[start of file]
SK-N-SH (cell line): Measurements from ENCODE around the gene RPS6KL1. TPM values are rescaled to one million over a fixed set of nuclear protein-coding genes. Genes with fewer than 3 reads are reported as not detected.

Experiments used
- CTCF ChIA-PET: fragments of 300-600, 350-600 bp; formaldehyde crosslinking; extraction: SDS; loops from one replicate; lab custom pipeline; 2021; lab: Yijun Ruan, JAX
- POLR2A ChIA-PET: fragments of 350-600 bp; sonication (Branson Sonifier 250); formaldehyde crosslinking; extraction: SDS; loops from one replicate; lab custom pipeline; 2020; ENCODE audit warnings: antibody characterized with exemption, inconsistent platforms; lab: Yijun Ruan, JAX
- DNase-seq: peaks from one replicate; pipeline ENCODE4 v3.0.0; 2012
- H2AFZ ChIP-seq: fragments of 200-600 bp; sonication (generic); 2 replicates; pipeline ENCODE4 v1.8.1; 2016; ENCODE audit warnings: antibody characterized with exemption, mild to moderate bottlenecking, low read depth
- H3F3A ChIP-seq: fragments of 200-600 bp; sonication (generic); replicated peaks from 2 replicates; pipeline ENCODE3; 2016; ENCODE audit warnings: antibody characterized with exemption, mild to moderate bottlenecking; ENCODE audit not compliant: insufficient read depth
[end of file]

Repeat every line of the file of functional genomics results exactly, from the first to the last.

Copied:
SK-N-SH (cell line): Measurements from ENCODE around the gene RPS6KL1. TPM values are rescaled to one million over a fixed set of nuclear protein-coding genes. Genes with fewer than 3 reads are reported as not detected.

Experiments used
- CTCF ChIA-PET: fragments of 300-600, 350-600 bp; formaldehyde crosslinking; extraction: SDS; loops from one replicate; lab custom pipeline; 2021; lab: Yijun Ruan, JAX
- POLR2A ChIA-PET: fragments of 350-600 bp; sonication (Branson Sonifier 250); formaldehyde crosslinking; extraction: SDS; loops from one replicate; lab custom pipeline; 2020; ENCODE audit warnings: antibody characterized with exemption, inconsistent platforms; lab: Yijun Ruan, JAX
- DNase-seq: peaks from one replicate; pipeline ENCODE4 v3.0.0; 2012
- H2AFZ ChIP-seq: fragments of 200-600 bp; sonication (generic); 2 replicates; pipeline ENCODE4 v1.8.1; 2016; ENCODE audit warnings: antibody characterized with exemption, mild to moderate bottlenecking, low read depth
- H3F3A ChIP-seq: fragments of 200-600 bp; sonication (generic); replicated peaks from 2 replicates; pipeline ENCODE3; 2016; ENCODE audit warnings: antibody characterized with exemption, mild to moderate bottlenecking; ENCODE audit not compliant: insufficient read depth